In order to optimize the global scan duration, I’m looking for a way to know how long each NVT took to be executed.
This could help to select which NVT enable / disable in a scan config.
I tried to enable debug logs and to look in the postgres DB but I could not find this data.
Do you know if this data is available somewhere?
Hello gnuletik and welcome to the forum!
I also looked into the
/etc/openvas/openvas_log.conf file to enable all options, but did not find logging that reveals when a particular NVT’s execution begins or stops.
However, in the
openvas-scanner docs, you can find a setting called
The description says:
If this option is set to ‘yes’, openvas will store the name, pid, date and target of each plugin launched. This is helpful for monitoring and debugging purpose, however this option might make openvas fill your disk rather quickly.
.IP stands for initialize preferences. If you look in the
gvm-libs source-code file
prefs.c you will see this setting is set to
no by default.
Furthermore, this settings seems to be listed in the GSA source code’s
scannerpreferences.js file as well.
However, I don’t see the option listed in the scan config preferences section within GSA and maybe this setting won’t work because it may not log the finish time of the NVT plugin’s execution, maybe only the start time? Even if it doesn’t log the compiled time, adding a a line or two to the source code would likely also allow the complete time to be logged when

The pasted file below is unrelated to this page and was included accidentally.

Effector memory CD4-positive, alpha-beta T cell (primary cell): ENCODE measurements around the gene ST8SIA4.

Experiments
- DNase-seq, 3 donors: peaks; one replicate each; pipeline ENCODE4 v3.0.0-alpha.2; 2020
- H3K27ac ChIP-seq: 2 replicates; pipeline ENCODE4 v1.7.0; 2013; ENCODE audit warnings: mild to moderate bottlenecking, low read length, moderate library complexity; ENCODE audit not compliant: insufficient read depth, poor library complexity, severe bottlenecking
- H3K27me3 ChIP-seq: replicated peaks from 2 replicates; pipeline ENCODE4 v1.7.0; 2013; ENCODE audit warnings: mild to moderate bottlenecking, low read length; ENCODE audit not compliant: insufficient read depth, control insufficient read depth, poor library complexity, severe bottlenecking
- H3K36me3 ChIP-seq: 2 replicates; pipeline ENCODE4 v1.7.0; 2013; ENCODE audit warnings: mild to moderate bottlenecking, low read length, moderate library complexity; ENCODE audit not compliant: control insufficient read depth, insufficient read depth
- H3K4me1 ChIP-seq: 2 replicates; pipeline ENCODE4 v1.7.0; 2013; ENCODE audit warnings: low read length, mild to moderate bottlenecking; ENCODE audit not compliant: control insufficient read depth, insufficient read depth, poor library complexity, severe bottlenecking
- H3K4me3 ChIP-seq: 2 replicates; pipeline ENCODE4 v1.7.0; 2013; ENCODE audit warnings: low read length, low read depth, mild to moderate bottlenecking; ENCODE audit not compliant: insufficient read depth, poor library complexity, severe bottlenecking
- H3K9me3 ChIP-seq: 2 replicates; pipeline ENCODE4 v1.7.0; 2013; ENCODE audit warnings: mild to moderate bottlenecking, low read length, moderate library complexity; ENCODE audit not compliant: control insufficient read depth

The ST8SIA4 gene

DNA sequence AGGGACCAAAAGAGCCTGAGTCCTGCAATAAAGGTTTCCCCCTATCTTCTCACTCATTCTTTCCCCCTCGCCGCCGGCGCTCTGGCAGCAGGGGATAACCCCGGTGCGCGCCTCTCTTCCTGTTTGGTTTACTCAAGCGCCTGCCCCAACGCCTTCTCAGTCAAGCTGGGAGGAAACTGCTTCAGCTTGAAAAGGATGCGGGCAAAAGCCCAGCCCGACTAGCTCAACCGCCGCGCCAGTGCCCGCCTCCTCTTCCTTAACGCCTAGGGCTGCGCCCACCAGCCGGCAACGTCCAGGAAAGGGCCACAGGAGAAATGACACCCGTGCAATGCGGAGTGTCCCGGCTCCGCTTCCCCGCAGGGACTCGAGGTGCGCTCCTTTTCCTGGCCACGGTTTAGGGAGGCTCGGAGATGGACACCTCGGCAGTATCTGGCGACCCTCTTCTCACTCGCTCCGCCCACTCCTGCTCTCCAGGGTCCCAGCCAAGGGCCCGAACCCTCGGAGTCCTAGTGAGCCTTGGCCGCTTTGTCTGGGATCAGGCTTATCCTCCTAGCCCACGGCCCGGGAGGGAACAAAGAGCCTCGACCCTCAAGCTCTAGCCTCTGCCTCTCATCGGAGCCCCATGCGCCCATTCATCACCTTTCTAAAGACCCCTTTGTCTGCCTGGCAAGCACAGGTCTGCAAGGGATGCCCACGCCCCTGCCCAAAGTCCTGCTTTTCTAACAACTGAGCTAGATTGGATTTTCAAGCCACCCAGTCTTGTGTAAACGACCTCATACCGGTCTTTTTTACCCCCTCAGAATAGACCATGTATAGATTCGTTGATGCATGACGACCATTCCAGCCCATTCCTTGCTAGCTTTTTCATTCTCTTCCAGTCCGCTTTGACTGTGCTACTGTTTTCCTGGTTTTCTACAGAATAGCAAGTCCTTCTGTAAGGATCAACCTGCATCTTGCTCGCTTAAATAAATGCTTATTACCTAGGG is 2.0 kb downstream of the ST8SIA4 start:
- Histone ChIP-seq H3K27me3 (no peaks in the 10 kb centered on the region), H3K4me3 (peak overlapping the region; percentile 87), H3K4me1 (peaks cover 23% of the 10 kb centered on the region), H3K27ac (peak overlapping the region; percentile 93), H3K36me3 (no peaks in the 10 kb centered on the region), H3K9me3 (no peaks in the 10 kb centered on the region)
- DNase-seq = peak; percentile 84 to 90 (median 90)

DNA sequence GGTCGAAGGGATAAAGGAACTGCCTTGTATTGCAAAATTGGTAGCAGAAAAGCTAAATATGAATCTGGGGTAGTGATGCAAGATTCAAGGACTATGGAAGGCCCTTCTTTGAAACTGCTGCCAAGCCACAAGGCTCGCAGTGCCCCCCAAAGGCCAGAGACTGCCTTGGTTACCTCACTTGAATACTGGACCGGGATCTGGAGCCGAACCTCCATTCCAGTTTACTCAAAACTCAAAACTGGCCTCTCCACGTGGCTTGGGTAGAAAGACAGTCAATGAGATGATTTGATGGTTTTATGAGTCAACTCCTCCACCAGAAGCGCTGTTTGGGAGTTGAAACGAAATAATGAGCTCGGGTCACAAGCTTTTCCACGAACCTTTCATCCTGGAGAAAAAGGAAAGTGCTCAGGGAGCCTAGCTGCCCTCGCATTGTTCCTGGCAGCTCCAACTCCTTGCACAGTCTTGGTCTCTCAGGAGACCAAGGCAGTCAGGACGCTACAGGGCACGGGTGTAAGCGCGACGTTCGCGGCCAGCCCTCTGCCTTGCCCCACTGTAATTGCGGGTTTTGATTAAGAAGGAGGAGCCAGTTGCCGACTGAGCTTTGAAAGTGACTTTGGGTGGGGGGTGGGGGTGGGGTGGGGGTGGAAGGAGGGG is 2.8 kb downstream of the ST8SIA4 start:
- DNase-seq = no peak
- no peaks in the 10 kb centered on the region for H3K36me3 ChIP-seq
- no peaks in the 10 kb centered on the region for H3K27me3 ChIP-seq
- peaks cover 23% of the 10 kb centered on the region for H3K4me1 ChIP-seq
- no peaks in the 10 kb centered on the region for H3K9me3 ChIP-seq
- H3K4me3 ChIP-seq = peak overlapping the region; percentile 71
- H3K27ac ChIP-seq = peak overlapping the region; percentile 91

Perhaps someone with more knowledge about this can expand on the easiest way to enable this extended logging feature.
log_whole_attack is configured via the configuration file of the openvas scanner itself (usually located at
/etc/openvas/openvas.conf, but this may differ based on your installation method). There, you need to add the option
log_whole_attack = yes and save.
Now every VT execution will be logged in the system log. Note that due to the large amount of VTs that are executed during each scan, this can quickly fill up a system’s log partition. We do not recommend activating this option permanently.
Wooh I’m amazed by your really fast answers with such quality.
Thanks a lot!
log_whole_attack = yes inside
/etc/openvas/openvas.conf worked like a charm!
I’m now able to see the following kind of logs:
sd main:MESSAGE:2023-08-25 08h18.26 utc:509: toolcheck.nasl (220.127.116.11.4.1.25618.104.22.1680000)  finished its job in 0.025 seconds
sd main:MESSAGE:2023-08-25 08h18.26 utc:509: Launching host_alive_detection.nasl (22.214.171.124.4.1.256126.96.36.199315) against [...] 
Note that this is usually really not a good idea to disable VTs just because they are running too long as you would miss possible severe flaws then (e.g. the SSH Brute Forcing VT might take some time and if some default credentials are found it has a severe impact on the target).